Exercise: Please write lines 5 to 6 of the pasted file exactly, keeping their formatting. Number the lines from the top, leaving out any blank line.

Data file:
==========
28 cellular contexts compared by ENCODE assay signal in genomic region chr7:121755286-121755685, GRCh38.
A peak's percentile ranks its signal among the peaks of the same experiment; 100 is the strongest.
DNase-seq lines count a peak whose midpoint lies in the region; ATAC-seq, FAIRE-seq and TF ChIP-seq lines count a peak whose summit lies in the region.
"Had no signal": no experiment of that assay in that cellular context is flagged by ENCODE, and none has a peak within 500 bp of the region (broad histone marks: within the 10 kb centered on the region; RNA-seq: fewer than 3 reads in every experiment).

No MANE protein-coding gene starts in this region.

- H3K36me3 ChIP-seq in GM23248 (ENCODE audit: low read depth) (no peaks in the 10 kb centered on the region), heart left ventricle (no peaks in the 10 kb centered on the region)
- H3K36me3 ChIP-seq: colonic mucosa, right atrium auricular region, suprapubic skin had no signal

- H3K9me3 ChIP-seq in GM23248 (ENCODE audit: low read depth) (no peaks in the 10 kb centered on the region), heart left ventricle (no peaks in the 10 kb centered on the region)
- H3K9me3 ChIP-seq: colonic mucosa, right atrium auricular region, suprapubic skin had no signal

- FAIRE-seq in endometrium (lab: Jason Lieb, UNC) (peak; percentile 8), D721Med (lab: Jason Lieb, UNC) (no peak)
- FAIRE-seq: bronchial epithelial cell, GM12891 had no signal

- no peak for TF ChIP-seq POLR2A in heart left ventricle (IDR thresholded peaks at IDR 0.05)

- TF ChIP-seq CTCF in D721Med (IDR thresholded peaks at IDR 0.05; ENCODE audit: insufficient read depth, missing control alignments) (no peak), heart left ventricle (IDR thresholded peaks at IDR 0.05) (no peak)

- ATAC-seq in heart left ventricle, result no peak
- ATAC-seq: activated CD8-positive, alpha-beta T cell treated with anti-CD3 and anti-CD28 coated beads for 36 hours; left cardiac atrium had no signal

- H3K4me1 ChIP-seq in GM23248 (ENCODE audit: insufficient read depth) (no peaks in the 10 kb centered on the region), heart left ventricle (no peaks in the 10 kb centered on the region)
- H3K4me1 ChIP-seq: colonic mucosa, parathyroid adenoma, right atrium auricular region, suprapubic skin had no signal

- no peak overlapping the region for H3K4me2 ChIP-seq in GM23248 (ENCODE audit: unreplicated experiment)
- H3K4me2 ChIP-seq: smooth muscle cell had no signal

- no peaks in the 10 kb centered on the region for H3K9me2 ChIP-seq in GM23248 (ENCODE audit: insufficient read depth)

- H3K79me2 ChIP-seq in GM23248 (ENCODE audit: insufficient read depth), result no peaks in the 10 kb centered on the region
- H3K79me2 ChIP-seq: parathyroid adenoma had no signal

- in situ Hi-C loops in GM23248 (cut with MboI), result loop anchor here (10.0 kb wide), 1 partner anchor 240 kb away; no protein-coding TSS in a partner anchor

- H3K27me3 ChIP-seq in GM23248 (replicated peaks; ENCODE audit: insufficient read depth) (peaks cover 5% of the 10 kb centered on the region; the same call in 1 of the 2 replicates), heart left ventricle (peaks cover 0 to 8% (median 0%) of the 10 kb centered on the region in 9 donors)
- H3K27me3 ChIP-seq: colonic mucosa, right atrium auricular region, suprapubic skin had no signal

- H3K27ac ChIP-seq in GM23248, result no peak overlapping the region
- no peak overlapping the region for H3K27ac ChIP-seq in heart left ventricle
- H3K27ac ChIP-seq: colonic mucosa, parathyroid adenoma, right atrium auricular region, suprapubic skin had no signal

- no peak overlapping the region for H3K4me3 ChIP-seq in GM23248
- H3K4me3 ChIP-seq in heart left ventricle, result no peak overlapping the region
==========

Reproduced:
No MANE protein-coding gene starts in this region.

- H3K36me3 ChIP-seq in GM23248 (ENCODE audit: low read depth) (no peaks in the 10 kb centered on the region), heart left ventricle (no peaks in the 10 kb centered on the region)